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Date of last update: 10/20/2017.
Forum Name: Cardiology Symptoms
|Mauling Kitty - Tue Oct 28, 2008 8:22 pm||
I am a healthy 24 year old who works out regularly, is at a normal body weight, and always been active. I know of no family diseases related to this issue.
ONLY when I jog or run, I experience a very sharp pain in my center, upper chest a few inches below the bottom of my neck. I have had this problem since childhood. In high school, I was in prime shape and played soccer, but had very poor endurance comparatively. Even in prime shape, I could barely run a mile without being extremely out of breath. I would have to take rests because of the pain. I had an EKG done, and it showed nothing.
The problem does not happen while doing cardio on an elliptical machine or playing sports such as raquetball. It only happens when I run, which now prevents me from running. I assume I have a small lung capacity, but what would cause the extreme pain?
|John Kenyon, CNA - Thu Oct 30, 2008 8:49 pm||
Given that you tolerate stationary aerobic exercise well, it would seem this pain is probably due to some anatomical anomaly. It probably isn't heart-related, and there are ways to make certain of this. For instance, if you can press on the area with two fingers and find this elicits pain or tenderness, then you probably have some chronic inflammation of connective tissue in the area. However, since you've had this problem all your life, this probably isn't the case.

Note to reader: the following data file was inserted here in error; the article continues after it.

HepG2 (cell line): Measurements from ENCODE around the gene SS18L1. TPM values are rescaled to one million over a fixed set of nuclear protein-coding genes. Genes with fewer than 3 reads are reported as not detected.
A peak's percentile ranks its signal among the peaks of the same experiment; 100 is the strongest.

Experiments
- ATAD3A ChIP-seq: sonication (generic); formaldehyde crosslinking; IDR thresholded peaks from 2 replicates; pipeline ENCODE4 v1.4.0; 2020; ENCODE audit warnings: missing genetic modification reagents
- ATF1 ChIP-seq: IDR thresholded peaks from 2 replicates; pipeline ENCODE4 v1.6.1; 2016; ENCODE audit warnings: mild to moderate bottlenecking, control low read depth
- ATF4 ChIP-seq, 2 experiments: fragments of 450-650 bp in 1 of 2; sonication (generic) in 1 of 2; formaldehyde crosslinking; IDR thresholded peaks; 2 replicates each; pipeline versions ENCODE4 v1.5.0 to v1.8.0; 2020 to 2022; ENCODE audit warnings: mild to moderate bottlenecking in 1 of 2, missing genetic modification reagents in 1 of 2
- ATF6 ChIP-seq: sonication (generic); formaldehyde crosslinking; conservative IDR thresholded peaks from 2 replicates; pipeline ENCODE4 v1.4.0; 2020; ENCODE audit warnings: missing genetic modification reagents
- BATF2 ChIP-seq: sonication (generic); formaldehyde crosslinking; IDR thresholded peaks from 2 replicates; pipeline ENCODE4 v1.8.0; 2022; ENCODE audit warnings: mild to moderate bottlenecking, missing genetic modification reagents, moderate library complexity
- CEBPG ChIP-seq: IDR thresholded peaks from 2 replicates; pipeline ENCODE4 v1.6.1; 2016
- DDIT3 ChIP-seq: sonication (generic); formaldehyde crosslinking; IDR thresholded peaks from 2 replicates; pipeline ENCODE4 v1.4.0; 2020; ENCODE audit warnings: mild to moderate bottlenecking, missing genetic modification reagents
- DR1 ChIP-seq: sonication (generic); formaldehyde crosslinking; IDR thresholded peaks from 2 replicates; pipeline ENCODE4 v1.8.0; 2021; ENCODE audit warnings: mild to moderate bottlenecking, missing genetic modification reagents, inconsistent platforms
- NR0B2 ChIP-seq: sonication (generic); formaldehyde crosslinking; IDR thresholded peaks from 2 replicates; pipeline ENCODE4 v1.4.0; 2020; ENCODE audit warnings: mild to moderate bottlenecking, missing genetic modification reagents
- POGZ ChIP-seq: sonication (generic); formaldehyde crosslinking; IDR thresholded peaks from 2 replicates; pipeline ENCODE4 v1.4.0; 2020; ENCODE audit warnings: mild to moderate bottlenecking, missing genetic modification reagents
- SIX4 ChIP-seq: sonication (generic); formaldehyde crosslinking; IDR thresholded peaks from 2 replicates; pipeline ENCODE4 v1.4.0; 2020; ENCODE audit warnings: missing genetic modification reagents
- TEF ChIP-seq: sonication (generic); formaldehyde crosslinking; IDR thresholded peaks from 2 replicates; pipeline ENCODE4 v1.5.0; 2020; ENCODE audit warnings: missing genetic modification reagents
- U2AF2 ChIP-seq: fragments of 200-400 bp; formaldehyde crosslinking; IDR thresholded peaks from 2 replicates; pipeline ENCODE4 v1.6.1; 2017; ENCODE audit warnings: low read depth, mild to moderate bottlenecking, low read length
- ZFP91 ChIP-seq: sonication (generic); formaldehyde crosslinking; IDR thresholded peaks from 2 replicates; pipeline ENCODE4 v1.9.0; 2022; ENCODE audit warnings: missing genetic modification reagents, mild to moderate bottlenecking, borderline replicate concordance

Now then: pain that is highly localized and is described as "sharp" is rarely heart-related. In your case, however, you'd want to find out just what causes this pain, and a chest x-ray and possibly an echocardiogram wouldn't be too much to ask. If these both turn out normal, then you may be experiencing some sort of gastroesophageal reflux-related problem. The pain clearly is related to the up-and-down movement involved in running (the bouncing, which is causing something to hurt). This is probably not serious, but some obscure conditions should be ruled out or at least found out. Once you know nothing is out of place (and I am thinking perhaps a skeletal abnormality or perhaps reflux causing esophageal spasm during the act of running), you can either relax about it or treat it as appropriate.
I think you either have an anatomical abnormality (which may be acceptable or may benefit from correction) or are having upper GI problems aggravated, in either case by the bouncing motion of running/jogging. If your heart were abnormal in some way, you'd very likely experience symptoms even during stationary aerobic workouts.
I hope this is helpful to you. Good luck with this, and please keep us updated, especially as to what you may learn from an exam targeting this symptom.
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